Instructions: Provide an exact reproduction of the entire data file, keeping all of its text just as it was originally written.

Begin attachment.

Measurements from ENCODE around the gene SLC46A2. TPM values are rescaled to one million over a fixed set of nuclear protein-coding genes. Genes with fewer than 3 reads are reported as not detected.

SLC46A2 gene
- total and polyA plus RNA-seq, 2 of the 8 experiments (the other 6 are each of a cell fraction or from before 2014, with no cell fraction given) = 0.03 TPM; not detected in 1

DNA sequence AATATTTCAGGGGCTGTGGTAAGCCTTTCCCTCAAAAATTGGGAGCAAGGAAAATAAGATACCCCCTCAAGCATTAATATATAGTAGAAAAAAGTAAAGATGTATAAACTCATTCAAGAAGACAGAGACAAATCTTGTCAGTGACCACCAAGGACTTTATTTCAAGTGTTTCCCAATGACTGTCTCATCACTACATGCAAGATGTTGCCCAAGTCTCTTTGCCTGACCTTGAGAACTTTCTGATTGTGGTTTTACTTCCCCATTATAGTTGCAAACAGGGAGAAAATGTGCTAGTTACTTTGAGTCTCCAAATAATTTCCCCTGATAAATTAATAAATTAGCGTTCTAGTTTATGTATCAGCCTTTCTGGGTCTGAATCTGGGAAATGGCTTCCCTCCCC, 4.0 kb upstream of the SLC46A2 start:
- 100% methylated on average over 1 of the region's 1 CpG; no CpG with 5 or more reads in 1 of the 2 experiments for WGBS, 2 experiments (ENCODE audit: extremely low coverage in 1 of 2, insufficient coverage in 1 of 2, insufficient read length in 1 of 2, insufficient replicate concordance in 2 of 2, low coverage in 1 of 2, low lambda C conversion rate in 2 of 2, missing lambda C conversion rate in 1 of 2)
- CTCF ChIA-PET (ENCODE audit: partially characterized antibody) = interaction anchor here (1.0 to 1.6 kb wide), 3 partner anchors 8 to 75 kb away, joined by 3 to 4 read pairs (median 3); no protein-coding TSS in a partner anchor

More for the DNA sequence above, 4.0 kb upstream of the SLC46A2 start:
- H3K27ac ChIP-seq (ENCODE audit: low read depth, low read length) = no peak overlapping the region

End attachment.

Measurements from ENCODE around the gene SLC46A2. TPM values are rescaled to one million over a fixed set of nuclear protein-coding genes. Genes with fewer than 3 reads are reported as not detected.

SLC46A2 gene
- total and polyA plus RNA-seq, 2 of the 8 experiments (the other 6 are each of a cell fraction or from before 2014, with no cell fraction given) = 0.03 TPM; not detected in 1

DNA sequence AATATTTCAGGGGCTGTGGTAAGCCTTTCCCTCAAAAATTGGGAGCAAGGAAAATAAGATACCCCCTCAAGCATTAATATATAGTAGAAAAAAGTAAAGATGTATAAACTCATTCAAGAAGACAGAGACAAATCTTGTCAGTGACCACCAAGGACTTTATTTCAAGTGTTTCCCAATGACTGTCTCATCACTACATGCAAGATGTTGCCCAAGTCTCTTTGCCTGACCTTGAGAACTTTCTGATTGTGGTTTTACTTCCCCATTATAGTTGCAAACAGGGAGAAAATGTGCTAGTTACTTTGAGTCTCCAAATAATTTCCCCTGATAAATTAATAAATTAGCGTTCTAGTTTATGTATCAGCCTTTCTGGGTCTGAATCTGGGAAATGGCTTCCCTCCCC, 4.0 kb upstream of the SLC46A2 start:
- 100% methylated on average over 1 of the region's 1 CpG; no CpG with 5 or more reads in 1 of the 2 experiments for WGBS, 2 experiments (ENCODE audit: extremely low coverage in 1 of 2, insufficient coverage in 1 of 2, insufficient read length in 1 of 2, insufficient replicate concordance in 2 of 2, low coverage in 1 of 2, low lambda C conversion rate in 2 of 2, missing lambda C conversion rate in 1 of 2)
- CTCF ChIA-PET (ENCODE audit: partially characterized antibody) = interaction anchor here (1.0 to 1.6 kb wide), 3 partner anchors 8 to 75 kb away, joined by 3 to 4 read pairs (median 3); no protein-coding TSS in a partner anchor

More for the DNA sequence above, 4.0 kb upstream of the SLC46A2 start:
- H3K27ac ChIP-seq (ENCODE audit: low read depth, low read length) = no peak overlapping the region